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Transcript
LIN3021 Formal Semantics
Lecture 10
Albert Gatt
In this lecture
 We shift our focus to events, and ask:
 How should we think of events in natural language?
 How do we treat semantic issues related to events, specifically:
 The nature of events and event modification
 Time and tense
 Aspect and event structure
 Modality and possibility
What is an event?
 So far, we’ve thought of verbs (transitive and intransitive) as
predicates and relations:


 [[sleep]] = x sleep (x)
 [[eat]] = xy eat ( x, y)


 This puts them on a par with nouns:
 [[man]] =
xman(x)
Predicates of what?
 But notice:
 The argument of the semantic representation of the noun is an
individual (an “entity”)
 This is evident in a typical predicative construction:
 Sam is a man xman( x)(s)  man(s)
 And if we add premodifiers, we assume they’re
<<e,t>,<e,t>>, i.e. Take a noun predicate and return a
complex noun predicate:
 Sam is a tall man
[[tall ]]  NxN ( x)  tall ( x)
[[ tall man ]]  NxN ( x)  tall ( x)(man)  xman( x)  tall ( x)
[[Sam is a tall man]]  xman( x)  tall ( x)(s)  man(s)  tall (s)
Predicates of what?
 But what about events?
 With Sam eats, it seems to be similar to the nominal case: eat(s)
 But what about Sam eats quickly? What is the argument of quickly? Do
we want eat(s) & quick(s)?
 Many semanticists argue that verbs actually denote an implicit
event argument.
 I ate a meat pie roughly means:
 There is an event, and this event is an eating event, and the event involves me as agent,
and a meat pie as patient
 In other words, rather than a relation between two things (an eater
and an eatee), we might think of this as a relation between three
things (an event, and the eater and eatee involved in it)
A preliminary example
Strange goings on! Jones did it slowly, deliberately, in the bathroom,
with a knife, at midnight.What he did was butter a piece of toast.
Davidson, 1980 [1967], p. 105
 Some questions/observations:
 What does it refer to in that sentence? (The buttering event?)
 We have the intuition that slowly, deliberately, in the bathroom etc
modify the same buttering event involving Jones and the toast.
 There is a difference between:
 Adverbs like slowly, which actually modify the event itself
 Phrases like in the bathroom, with a knife etc, which seem to add arguments
to the event in addition to Jones and the toast.
The phenomena we want to look at
Strange goings on! Jones did it slowly, deliberately, in the bathroom,
with a knife, at midnight.What he did was butter a piece of toast.
Davidson, 1980 [1967], p. 105
 We’re going to consider three classes of phenomena:
Thematic roles
2. Event modifiers and their relationship to nominal modifiers
3. Event reference and nominalisation
1.
Part 1
Evidence from thematic roles
Thematic roles
 We’ve encountered thematic roles before...
 Roughly, these are semantic categories that specify the roles
of arguments of events:
 Agent, patient, location, instrument etc
 Their main theoretical function is to allow us to:
 Categorise the arguments of verbs (and of some other
predicates)
 Make generalisations about how they combine with predicates
An example
John buttered the toast.
The toast was buttered by John.
 John = the agent
 The toast = the patient
 The roles stay the same whether it’s active or passive.
 Notice that we don’t have a verb (say, sbuttered) which would
be synonymous with buttered-in-the-passive and would reverse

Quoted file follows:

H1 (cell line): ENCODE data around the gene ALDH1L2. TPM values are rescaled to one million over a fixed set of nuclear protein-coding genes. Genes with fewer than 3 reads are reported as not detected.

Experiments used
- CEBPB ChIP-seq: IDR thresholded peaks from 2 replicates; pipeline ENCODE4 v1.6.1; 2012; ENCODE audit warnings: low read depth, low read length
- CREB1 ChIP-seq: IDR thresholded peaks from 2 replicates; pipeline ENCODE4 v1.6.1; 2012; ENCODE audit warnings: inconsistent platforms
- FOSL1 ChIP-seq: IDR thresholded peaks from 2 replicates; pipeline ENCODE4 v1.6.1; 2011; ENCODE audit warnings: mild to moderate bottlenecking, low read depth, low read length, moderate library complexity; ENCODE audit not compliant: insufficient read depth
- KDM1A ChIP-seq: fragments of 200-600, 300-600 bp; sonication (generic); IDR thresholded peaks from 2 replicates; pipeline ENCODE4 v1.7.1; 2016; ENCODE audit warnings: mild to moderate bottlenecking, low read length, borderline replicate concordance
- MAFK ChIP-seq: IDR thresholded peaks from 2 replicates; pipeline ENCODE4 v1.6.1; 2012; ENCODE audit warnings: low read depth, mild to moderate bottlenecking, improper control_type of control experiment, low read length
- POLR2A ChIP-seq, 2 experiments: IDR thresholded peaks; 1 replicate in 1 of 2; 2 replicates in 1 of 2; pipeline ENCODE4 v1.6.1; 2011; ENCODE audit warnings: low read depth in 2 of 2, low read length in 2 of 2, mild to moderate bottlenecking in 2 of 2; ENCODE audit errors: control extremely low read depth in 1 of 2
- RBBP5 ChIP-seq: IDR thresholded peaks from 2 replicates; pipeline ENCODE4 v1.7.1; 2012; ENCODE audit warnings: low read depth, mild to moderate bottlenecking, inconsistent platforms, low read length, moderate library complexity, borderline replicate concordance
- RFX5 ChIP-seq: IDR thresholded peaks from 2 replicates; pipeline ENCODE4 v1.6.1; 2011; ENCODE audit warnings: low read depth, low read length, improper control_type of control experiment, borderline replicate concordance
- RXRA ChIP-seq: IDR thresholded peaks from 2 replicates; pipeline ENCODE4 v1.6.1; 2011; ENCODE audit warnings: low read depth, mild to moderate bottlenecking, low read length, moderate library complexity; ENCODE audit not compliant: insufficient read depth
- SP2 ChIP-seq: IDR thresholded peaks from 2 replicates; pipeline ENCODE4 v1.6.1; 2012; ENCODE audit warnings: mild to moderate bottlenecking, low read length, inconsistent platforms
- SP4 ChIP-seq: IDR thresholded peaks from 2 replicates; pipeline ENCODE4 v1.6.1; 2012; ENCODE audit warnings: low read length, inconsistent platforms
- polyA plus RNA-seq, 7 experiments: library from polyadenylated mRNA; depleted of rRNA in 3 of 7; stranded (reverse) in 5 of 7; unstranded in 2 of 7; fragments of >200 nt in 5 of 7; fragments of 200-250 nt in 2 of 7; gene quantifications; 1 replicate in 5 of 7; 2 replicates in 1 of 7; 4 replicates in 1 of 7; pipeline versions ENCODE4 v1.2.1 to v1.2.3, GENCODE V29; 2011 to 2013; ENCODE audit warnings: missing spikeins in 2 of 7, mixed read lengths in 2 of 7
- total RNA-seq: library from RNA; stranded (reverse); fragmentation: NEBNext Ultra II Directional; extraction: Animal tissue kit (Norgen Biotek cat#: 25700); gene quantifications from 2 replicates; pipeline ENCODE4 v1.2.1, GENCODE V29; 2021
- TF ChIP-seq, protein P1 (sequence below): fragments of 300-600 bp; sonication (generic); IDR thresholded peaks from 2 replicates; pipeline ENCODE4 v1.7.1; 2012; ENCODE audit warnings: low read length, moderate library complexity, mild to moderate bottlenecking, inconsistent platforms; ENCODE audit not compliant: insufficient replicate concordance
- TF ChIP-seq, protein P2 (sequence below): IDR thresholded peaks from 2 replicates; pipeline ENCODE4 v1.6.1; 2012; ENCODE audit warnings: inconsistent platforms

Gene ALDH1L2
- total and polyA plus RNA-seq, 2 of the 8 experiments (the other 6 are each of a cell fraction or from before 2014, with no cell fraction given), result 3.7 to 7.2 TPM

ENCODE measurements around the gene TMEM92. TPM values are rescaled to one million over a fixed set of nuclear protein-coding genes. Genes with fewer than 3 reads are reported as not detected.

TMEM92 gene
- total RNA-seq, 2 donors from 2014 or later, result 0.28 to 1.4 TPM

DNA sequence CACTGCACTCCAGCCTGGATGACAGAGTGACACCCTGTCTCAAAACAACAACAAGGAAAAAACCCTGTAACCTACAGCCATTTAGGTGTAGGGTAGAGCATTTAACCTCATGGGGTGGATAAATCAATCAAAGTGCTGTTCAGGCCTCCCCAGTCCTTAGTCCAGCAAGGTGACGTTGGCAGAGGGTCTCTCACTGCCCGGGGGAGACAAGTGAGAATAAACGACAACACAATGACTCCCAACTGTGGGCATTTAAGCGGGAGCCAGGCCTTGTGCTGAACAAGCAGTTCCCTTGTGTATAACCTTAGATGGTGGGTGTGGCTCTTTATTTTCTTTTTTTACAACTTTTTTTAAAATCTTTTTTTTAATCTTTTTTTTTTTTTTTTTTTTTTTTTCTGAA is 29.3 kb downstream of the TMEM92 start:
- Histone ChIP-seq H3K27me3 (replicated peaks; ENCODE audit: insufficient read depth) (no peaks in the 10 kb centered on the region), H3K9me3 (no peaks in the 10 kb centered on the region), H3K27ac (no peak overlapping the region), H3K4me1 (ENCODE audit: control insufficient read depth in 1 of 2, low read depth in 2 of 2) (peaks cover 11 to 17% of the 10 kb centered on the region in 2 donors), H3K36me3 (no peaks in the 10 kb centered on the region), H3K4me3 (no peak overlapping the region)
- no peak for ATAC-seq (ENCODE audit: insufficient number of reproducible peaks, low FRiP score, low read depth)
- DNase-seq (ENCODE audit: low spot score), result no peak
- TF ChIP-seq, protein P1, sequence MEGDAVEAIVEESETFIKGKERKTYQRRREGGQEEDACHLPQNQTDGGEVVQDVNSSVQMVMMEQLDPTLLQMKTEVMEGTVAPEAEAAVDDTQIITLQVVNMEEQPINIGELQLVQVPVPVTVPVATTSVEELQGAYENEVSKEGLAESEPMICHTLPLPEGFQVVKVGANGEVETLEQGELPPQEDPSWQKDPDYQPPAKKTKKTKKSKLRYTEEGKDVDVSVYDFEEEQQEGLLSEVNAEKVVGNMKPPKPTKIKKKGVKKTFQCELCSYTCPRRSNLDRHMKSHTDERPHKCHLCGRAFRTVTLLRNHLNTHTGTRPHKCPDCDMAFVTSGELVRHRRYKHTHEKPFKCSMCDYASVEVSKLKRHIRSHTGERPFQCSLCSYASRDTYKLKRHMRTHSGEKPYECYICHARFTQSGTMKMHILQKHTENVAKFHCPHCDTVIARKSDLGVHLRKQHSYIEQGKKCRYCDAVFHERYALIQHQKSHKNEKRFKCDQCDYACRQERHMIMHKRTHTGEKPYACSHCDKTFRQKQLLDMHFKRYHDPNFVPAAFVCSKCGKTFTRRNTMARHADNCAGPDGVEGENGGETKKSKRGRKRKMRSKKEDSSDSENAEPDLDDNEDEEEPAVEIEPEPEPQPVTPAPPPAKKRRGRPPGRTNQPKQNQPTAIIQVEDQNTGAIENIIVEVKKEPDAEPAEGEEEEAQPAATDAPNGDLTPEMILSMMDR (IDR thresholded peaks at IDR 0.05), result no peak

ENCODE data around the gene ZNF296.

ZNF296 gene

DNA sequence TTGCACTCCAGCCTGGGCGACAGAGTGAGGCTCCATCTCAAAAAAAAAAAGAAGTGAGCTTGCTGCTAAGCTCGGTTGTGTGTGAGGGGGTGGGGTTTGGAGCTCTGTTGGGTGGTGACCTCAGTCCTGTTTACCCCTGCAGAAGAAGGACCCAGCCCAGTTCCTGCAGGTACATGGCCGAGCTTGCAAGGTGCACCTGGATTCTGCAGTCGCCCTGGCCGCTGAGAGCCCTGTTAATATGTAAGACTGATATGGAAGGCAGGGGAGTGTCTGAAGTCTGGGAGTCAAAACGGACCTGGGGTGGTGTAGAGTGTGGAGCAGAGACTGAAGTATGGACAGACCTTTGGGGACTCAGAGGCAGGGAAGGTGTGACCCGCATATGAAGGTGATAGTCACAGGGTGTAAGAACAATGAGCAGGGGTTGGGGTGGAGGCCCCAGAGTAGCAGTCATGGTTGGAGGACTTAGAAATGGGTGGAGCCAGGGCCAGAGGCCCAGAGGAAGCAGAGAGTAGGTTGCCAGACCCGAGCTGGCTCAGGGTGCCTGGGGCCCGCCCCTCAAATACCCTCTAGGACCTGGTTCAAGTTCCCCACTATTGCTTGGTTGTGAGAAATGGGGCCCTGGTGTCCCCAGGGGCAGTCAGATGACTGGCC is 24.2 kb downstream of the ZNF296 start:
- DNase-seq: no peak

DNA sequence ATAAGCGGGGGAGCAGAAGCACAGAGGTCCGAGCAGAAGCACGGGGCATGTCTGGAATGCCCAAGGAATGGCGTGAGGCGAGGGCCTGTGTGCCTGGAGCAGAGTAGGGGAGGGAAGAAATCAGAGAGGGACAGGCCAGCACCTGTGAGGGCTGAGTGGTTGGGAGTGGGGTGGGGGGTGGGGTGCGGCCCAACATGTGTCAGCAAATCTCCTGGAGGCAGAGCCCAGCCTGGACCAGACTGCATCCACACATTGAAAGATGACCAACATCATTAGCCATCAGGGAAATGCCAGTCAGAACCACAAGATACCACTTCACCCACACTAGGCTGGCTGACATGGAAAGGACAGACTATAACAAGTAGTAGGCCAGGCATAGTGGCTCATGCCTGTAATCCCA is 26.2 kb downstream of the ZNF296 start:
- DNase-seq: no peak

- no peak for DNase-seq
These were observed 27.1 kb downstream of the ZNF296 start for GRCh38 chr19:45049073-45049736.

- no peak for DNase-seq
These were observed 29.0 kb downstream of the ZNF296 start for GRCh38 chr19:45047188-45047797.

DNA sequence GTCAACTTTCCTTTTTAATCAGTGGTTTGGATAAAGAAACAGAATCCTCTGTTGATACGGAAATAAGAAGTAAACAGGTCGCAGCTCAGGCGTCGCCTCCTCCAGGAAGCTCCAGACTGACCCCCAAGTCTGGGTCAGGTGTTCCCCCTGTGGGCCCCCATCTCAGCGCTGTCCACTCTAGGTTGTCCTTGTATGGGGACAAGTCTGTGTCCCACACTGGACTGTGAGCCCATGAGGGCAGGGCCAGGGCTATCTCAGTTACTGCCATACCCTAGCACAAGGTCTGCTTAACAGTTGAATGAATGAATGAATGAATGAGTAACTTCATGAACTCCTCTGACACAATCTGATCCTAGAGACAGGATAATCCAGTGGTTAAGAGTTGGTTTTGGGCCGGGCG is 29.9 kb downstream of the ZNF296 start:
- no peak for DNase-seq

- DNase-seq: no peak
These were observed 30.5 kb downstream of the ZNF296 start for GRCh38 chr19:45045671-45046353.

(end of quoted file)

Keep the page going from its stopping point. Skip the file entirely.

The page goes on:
the roles:
 The toast sbutttered John (=the toast was buttered by John).
 Why?
Generalisations
 The apparent non-existence of verbs like sbuttered, with reversed
agent/patient roles, suggests that language:
 is biased towards having specific properties for agents and patients
(John is a more likely agent of a buttering event)
 maintains these roles even if the event is conceptualised in terms of
the reverse relation (as with the passive)
 Typically:
1.
2.
3.
Agent maps to subject
If there is no agent, but there is a patient, then patient maps to
subject
If there is both an agent and a patient, then (1) applies, and patient
maps to object.
An aside on Maltese and related
languages
 Superficially, we do seem to find languages that allow the
equivalent of “sbuttered”, i.e.:
 Take a verb with Agent and Patient
 Add something to it to morphologically to reverse the roles.
 Pawlu qatel raġel
 Raġel inqatel minn Pawlu
 But note:
 The roles are not being reversed (Pawlu is still agent)
 The verb nqatel is arguably marked with respect to the base
form qatel.
 This suggests that the “passive” is not the basic form.
Agent and patient of what?
John buttered the toast.
The toast was buttered by John.
 Notice that we have the same event viewed in different ways:
It’s the same action in both cases (a buttering)
 It involves an agent and a patient in both cases.
 We might take this as prima facie evidence for the argument
that:
 There is a single event underlying these two sentences (call it e)
 The agent and patient roles are relations between the event and an
individual. E.g.
 AGENT(e) = John
 PATIENT(e) = the toast
Things to note
 If we adopt this view, then we no longer think of butter as a 2-place
predicate involving 2 arguments. We would think of butter as also
involving an implicit event argument.
 Semantically, it might look like this:
ebutter(e)  AG(e)  j  PAT (e)  t 
 In other words, we think of event sentences as:
 Implicitly involving an event argument
 Relating the explicit arguments directly to the event itself
 So we no longer analyse this as a 2-place predicate along the lines
of butter(j,t).
Some further evidence
John buttered the toast.
John buttered the toast with a knife.
 Here, we seem to have introduced additional arguments!
 If we assume that [[butter]] is a two-place predicate in the
first example, what happens in the second case?
 Do we want to have to say that butter is ambiguous?